Movies, Reviews

RTF Film Review: “Connor Says JURASSIC WORLD: FALLEN KINGDOM Offers Same Old Spectacle”


By Connor Behrens (@ConnorBehrens)

Following the 2015 predecessor that broke records and grossed over $1.5 billion at the worldwide box office, the new Jurassic World film sputters out of the gate, a sometimes fun, but ultimately stale entry in the ever-growing Jurassic Park franchise.

Three years after the devastation of the Jurassic World theme park, Owen Grady (Chris Pratt) and Claire Dearing (Bryce Dallas Howard) return to the island of Isla Nublar to save the last dinosaurs from a volcano that’s about to erupt. The two soon realize this rescue operation was constructed under false pretenses and quickly discover a terrifying conspiracy that threatens the entire planet.

Jurassic World: Fallen Kingdom has a lot of ideas in its script penned by Colin Trevorrow and Derek Connolly. Unfortunately, a lot of these ideas never come together in a cohesive manner. Instead, audiences are given two movie concepts thrown into a blender and spat out in a final product that resembles 1997’s The Lost World.

The first part of the film is not awful in its execution. It features well-crafted action sequences, and the addition of lava makes these action scenes feel like a classic monster movie as the protagonists fight for their lives against the many different species of beasts on the island, while a force of nature tries to consume all of them.

But as soon as the dust settles and the film moves to a more urban setting, it is then that the screenplay falters, losing momentum as viewers are taken out of the exotic “Fallen Kingdom” and into a generic subplot involving scientists playing god.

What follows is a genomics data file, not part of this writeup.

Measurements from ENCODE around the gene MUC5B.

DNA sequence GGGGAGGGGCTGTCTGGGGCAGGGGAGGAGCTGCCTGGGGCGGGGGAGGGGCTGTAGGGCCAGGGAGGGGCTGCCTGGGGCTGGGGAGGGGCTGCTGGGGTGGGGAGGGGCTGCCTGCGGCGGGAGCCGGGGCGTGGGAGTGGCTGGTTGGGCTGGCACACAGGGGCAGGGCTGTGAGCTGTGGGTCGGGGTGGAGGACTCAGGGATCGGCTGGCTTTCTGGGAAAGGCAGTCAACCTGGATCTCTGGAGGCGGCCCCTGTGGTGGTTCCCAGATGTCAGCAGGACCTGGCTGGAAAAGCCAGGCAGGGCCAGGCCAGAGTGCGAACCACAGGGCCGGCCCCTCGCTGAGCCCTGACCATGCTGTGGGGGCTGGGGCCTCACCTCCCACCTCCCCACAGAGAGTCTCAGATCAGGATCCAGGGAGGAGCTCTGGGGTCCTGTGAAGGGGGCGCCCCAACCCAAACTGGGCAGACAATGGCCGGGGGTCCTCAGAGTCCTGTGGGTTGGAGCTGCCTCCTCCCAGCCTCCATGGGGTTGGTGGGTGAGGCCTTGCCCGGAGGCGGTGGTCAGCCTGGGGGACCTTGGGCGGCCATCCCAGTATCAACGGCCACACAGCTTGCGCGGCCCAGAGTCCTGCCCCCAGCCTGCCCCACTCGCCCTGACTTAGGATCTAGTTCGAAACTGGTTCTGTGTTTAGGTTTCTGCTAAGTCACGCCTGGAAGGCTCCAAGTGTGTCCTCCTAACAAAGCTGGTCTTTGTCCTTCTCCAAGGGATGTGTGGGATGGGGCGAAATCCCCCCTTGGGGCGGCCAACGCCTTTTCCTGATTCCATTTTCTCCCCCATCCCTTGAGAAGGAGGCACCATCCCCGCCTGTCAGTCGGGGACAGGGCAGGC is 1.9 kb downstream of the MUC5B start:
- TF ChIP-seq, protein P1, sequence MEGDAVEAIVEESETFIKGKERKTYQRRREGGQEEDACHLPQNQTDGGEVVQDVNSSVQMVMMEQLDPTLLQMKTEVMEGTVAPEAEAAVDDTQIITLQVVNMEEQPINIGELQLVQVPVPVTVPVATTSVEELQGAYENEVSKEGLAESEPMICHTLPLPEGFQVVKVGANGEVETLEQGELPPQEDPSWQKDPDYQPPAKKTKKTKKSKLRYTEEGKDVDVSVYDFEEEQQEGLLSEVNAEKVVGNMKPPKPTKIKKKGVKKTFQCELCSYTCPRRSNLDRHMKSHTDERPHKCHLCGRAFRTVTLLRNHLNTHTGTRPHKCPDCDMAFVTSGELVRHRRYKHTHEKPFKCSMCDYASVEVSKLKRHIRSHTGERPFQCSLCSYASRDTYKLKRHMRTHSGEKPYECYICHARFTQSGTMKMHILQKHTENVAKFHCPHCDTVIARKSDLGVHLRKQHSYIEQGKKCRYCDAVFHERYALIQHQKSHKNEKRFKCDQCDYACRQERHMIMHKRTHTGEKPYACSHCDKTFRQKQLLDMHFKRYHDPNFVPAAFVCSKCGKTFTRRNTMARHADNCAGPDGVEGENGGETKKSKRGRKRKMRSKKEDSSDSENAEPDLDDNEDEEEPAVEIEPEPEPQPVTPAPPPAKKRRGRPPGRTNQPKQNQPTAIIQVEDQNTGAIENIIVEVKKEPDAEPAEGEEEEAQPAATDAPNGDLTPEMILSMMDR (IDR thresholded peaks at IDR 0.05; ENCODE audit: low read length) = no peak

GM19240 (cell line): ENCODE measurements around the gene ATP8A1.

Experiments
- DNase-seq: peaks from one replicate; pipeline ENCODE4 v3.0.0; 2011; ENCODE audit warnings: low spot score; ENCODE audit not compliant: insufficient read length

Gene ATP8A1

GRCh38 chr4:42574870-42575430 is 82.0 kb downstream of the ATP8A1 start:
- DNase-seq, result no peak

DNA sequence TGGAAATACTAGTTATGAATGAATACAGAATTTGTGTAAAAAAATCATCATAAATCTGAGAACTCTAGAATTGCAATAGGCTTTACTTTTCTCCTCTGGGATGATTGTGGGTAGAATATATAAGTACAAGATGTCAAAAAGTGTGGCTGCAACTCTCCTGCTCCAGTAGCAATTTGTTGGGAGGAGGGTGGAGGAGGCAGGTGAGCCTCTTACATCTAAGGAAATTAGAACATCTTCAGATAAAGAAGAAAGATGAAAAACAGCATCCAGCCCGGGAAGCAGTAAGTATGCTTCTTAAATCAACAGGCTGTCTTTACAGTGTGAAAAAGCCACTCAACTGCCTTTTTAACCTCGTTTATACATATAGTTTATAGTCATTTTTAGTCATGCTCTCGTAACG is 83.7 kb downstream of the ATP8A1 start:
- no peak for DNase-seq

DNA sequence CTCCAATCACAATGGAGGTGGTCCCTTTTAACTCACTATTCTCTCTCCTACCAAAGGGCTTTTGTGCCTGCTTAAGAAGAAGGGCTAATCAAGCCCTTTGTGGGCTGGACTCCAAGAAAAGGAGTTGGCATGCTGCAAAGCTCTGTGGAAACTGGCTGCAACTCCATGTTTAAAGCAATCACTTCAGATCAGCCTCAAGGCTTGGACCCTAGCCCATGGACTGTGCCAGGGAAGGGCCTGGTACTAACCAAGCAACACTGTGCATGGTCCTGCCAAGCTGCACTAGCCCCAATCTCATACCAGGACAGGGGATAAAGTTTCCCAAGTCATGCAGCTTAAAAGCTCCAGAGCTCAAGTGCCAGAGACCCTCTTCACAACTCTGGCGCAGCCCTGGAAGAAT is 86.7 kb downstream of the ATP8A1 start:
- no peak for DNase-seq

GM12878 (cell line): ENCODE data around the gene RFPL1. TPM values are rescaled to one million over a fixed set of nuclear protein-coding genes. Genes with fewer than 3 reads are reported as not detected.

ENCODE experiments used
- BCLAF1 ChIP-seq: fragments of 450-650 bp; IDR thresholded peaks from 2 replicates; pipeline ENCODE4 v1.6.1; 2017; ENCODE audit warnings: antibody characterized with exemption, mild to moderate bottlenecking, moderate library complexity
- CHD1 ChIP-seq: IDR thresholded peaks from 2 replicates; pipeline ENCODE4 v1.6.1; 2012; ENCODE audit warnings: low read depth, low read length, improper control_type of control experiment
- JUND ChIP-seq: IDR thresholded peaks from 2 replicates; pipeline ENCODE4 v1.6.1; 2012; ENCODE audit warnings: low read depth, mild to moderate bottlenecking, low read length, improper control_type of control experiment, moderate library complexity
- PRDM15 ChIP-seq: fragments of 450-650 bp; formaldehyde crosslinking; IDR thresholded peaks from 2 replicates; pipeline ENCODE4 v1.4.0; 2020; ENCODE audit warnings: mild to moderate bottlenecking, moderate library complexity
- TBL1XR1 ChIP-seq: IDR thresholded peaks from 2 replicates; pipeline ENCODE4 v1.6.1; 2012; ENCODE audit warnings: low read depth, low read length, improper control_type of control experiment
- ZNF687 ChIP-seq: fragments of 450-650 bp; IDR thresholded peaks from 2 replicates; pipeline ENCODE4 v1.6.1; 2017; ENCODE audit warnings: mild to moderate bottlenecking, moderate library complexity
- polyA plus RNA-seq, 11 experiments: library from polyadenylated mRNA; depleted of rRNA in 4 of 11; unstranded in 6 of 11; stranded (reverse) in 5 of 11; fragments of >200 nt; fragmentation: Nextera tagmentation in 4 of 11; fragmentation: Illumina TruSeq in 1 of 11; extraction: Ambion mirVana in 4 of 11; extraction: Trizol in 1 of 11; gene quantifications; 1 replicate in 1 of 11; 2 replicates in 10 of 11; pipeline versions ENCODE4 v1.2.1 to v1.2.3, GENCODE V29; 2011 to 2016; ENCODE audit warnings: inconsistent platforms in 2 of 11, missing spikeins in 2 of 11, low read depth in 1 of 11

These story elements have been utilized before in other franchise films and it’s something that’s already been touched upon in past entries of the Jurassic Park franchise.

The second half of the film is the weakest portion. When Fallen Kingdom regurgitates plot points and action sequences that, while well-shot and choreographed, have been seen by audiences countless times before, how is it supposed to be exciting? It also does not help that the human antagonists are one-note and almost cartoonish. The military characters are rudimentary and generic.

The only saving grace with the cast is the dynamic duo of Howard and Pratt, who once again both give much needed emotional moments to the audience and at times provide excellent chemistry and humor. Those two are some of the only human characters in Fallen Kingdom who feel real and tangible.

Credit must also be given to director J.A. Bayona who does create some legitimately creepy moments as our band of heroes are chased through a mansion’s tortuous passageways. There’s a weird, gothic undertone in the way Bayona shoots his action that works for moments like this. But, these moments are sadly few and fleeting.

Final thoughts: While the majority of Jurassic World: Fallen Kingdom is a rehash of the franchise’s past narrative beats and an overall oddly assembled story, the ending does promise establishing a far more ludicrous and actually interesting idea that could push future sequels in the series to exciting heights. Or maybe it won’t. Perhaps the best days of the Jurassic Park franchise are behind it.



Connor Behrens

Staff reporter at the oldest newspaper in Texas. Film fanatic. Bylines: Washington Post, BuzzFeed, Batman-On-Film, and now Revenge of The Fans. Proudly autistic.

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